Manchester Palace Theatre
The show opens dramatically with the death of Eva Peron, Argentina’s saint-like First Lady.
As a nation mourns its irreplaceable loss, Che –played by Marti Pellow – takes the stage as narrator and tells the tale of Eva’s notorious rise to fame.
Pellow’s transition from pop star to musical performer is seamless; I was starstruck by his rough, earthy vocals which contrasted greatly to his previous pop music stylings, and became engrossed in his commanding stage presence.
As Che ghosts in and out of scenes and songs, he is there as a constant reminder and interrogator of Eva’s contradictory political aims, and desire for glamour and high society.
No matter how mesmerizing Marti’s performance was, it bore no competition to the shows female protagonist Magdalena Alberto, playing Eva herself.
The actress played the role exceptionally well, and consequently carried the show effortlessly.
The tale of Eva’s journey from rags to riches is brought to life flawlessly in this production, thanks for the genius of Tim Rice and Andrew Lloyd Webber.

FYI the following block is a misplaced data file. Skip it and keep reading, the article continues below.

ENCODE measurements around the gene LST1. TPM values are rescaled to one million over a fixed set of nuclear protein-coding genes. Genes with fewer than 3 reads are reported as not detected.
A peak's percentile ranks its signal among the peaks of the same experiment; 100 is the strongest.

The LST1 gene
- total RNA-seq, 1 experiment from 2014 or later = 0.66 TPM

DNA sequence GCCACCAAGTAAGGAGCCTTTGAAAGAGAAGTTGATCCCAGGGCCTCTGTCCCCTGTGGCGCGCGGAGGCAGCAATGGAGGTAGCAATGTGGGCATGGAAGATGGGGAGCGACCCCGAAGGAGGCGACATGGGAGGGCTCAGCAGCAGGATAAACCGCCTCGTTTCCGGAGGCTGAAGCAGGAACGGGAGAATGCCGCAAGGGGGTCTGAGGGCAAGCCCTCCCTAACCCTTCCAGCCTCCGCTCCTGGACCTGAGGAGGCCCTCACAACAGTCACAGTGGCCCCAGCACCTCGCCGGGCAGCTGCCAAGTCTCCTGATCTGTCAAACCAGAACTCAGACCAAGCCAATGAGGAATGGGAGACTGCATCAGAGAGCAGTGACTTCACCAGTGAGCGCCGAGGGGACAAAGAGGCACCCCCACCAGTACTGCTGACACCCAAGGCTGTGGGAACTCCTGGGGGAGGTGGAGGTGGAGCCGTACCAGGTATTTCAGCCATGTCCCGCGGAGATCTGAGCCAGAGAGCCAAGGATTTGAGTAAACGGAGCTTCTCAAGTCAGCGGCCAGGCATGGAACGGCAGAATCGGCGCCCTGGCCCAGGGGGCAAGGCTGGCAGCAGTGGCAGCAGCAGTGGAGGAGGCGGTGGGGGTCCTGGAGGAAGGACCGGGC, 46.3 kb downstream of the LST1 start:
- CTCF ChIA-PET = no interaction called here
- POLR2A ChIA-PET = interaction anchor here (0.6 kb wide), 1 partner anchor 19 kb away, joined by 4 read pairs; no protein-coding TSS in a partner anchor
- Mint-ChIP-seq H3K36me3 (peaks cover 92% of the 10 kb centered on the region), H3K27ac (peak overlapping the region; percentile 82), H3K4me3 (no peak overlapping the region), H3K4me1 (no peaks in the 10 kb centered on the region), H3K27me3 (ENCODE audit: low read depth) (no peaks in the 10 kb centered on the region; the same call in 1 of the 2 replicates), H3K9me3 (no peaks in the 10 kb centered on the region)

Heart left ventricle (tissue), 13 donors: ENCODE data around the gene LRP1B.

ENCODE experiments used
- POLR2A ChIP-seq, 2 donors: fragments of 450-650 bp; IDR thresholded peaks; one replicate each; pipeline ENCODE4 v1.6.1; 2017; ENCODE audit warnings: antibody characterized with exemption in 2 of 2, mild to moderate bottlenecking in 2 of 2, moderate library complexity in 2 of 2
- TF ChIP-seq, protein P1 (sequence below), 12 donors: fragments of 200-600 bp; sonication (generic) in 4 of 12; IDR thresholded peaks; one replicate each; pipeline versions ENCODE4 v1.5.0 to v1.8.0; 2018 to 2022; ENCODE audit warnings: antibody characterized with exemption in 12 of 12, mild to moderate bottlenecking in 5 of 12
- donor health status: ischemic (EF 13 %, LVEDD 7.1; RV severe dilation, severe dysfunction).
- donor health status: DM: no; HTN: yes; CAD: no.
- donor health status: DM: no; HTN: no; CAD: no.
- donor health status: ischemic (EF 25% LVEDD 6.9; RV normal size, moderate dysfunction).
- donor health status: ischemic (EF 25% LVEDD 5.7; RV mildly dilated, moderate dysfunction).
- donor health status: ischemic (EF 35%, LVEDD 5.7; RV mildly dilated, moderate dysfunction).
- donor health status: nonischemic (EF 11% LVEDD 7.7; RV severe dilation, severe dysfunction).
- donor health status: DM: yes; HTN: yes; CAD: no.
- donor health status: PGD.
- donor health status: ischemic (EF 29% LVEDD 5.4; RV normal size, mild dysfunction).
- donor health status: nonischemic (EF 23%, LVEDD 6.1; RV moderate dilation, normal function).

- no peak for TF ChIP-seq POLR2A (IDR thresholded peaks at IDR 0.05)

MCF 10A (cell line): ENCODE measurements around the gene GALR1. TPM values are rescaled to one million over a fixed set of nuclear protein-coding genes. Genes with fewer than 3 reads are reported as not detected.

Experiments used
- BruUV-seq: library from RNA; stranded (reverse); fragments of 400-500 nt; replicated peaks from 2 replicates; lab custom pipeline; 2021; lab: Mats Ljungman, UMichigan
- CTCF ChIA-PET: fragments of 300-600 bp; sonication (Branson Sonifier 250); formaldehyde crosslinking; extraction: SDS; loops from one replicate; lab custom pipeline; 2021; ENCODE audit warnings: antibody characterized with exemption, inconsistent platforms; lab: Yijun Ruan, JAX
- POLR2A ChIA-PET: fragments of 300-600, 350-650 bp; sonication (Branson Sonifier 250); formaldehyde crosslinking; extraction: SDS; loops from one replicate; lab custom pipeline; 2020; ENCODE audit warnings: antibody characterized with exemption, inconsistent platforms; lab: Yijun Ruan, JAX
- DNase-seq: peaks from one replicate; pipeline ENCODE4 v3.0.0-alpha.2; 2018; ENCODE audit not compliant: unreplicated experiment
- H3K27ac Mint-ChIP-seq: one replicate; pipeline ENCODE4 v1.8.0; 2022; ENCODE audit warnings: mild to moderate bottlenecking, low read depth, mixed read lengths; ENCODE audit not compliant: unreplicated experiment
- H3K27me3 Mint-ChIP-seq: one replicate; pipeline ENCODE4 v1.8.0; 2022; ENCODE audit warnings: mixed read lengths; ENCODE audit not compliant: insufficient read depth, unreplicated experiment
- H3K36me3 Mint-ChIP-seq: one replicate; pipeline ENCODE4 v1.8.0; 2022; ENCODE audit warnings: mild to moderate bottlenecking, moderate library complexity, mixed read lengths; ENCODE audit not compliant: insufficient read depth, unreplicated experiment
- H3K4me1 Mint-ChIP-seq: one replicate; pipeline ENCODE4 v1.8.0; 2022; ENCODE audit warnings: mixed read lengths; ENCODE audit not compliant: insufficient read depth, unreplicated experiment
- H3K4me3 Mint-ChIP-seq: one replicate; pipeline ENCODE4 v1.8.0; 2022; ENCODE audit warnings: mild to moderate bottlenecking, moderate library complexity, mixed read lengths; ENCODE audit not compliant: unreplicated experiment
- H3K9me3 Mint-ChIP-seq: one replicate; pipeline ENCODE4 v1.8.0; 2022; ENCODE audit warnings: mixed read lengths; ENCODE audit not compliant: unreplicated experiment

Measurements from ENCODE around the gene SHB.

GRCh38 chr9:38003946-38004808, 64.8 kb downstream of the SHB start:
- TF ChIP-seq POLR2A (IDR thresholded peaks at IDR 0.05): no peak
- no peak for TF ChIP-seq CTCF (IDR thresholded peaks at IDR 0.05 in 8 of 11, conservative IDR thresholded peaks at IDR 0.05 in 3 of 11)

The highlight of the production would have to be when Eva Peron sings her signature song: Don’t Cry For Me Argentina.
Dressed completely head to toe in a glimmering white ball gown, with diamond earrings and necklace to match, Evita looked and sounded like an angel.
Although I have heard the song being performed many times, it felt as though I was hearing it for the first time.
Costume designer, Lindsey Prerost also deserves a mention, her beautifully adorned period gowns from the 1940s, left me stunned and wanting the pieces for myself.
The touring show is in Manchester until tomorrow night.